sense that, well if you're not going to be a doctor, or a lawyer, you're not going to be this or that. It was, well, you don't need to go to college.
Just go to work and make a little bit of money—basically, mediocrity was okay, and encouraged. My mother did everything that she could and my
respect for her is fierce. But I also wanted better than that for my kids. As a young child, I was victim to years of sexual abuse. And so, that story
was don't tell anybody, nobody will believe you combined with the story I got at home from my mom that you're never going to be anything successful—so
just go out and be average.
I didn't really realize until I became an adult how that story was living inside of me and how I was just living in that story. And because of the abuse,
it affected every relationship I had with any man and ultimately ended up in me divorcing my kids’ father. At one point, I realized I was reliving
my mother's life. I was as a single mother with three kids and I could barely put food on the table at times. I had zero financial support. All of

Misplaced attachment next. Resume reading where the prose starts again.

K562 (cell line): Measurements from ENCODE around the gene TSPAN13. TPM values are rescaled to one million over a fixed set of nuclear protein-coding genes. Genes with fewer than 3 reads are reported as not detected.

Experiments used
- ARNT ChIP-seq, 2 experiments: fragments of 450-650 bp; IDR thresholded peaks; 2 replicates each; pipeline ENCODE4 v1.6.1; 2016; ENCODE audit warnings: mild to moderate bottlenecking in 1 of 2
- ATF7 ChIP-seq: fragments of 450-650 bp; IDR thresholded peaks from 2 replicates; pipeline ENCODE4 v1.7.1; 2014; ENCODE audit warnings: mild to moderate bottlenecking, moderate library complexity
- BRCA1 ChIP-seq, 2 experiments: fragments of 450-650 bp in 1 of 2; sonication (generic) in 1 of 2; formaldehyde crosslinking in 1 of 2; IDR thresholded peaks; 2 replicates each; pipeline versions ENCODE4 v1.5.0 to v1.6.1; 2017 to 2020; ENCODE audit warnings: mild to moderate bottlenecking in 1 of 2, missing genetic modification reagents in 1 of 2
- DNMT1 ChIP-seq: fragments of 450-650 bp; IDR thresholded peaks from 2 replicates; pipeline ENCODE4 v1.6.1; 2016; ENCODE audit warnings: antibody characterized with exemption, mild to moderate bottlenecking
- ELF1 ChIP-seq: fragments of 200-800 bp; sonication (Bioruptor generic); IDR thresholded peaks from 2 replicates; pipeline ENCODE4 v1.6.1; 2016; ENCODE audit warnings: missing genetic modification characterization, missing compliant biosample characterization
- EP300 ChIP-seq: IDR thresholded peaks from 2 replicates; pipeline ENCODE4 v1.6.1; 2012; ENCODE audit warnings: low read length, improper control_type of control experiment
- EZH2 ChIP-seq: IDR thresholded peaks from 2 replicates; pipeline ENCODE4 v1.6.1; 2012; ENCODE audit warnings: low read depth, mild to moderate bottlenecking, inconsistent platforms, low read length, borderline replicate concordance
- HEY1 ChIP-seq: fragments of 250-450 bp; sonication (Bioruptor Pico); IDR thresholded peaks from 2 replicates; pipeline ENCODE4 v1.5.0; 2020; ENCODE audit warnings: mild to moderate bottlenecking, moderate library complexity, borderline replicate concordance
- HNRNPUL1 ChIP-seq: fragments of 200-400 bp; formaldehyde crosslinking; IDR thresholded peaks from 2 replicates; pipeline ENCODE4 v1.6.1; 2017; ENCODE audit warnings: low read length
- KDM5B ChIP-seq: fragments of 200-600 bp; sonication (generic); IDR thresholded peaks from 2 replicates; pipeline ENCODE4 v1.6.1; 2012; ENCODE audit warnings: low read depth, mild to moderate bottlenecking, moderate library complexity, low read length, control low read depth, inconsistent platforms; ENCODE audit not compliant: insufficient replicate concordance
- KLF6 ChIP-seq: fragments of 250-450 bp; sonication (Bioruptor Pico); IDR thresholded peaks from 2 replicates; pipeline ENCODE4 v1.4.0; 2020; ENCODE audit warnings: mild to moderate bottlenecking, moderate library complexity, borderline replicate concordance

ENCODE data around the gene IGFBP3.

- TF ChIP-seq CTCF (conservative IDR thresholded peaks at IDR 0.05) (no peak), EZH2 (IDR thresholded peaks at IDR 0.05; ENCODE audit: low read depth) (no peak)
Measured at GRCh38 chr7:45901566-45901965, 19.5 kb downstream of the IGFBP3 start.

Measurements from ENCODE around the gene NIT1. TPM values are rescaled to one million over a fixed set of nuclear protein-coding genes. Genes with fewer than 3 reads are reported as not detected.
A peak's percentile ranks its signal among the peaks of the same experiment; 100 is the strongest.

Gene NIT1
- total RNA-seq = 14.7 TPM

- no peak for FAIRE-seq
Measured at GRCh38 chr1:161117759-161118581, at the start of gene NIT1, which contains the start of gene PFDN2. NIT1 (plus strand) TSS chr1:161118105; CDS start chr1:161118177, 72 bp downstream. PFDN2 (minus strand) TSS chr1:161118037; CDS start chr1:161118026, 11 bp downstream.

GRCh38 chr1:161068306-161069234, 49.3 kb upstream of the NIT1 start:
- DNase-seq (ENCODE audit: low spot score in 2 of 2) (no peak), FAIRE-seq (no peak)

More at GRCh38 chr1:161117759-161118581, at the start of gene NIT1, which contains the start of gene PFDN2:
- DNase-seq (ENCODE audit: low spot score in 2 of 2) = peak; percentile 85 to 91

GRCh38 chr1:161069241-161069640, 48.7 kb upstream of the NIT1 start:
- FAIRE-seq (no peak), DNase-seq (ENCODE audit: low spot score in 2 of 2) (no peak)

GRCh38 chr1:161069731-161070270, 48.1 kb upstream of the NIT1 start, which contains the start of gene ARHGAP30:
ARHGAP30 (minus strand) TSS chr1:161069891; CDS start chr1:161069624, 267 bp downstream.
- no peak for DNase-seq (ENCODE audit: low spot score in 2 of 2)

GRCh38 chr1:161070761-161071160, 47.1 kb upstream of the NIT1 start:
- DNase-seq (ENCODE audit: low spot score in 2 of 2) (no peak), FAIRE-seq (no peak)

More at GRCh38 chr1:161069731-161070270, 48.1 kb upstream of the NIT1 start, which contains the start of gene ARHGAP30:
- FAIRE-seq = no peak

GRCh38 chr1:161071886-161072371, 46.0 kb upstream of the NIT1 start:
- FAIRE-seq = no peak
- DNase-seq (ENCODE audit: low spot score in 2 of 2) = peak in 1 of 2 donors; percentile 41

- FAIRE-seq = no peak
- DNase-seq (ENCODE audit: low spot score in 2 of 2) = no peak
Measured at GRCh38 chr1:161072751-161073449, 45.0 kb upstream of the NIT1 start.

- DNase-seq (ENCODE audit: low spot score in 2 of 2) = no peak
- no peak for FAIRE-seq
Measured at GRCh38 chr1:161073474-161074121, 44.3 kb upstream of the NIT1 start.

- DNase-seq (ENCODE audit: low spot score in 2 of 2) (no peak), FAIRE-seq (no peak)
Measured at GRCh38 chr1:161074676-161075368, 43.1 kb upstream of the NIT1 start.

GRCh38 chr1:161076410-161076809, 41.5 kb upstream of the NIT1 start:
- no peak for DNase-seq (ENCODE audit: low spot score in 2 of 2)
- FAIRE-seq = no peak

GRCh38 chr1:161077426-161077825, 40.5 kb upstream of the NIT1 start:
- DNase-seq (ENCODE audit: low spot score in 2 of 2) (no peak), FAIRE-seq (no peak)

my family lives across the country from me. It was a very subconscious thing when I realized I was reliving my mother's life—giving my kids what
I went through—which I swore I’d never let happen. So, I kicked it into gear, and I fudged my way through an interview for a job that was a little
bit over my head. I’m a smart girl and knew I could figure it out. I said I would teach myself a field and whatever I had do if I could just the job—and
I got it. I figured it out.”
Finding the Lessons in Tough Times . . .
“It was that milestone that set the tone to get that ball rolling, gain traction and start slowly pulling myself out of this hole. I could be that provider
for my kids, be there for them emotionally and be physically present for them—all the things that I was missing as a child. This was 13 years
ago, and it was a long 13 years. I worked in a job for seven years where my boss was beyond abusive with verbal assault and emotional distress. He’d
say things like, ‘For being such a smart girl, you make pretty f---ing bad choices.’ He tore up my paycheck in front of people because he didn't like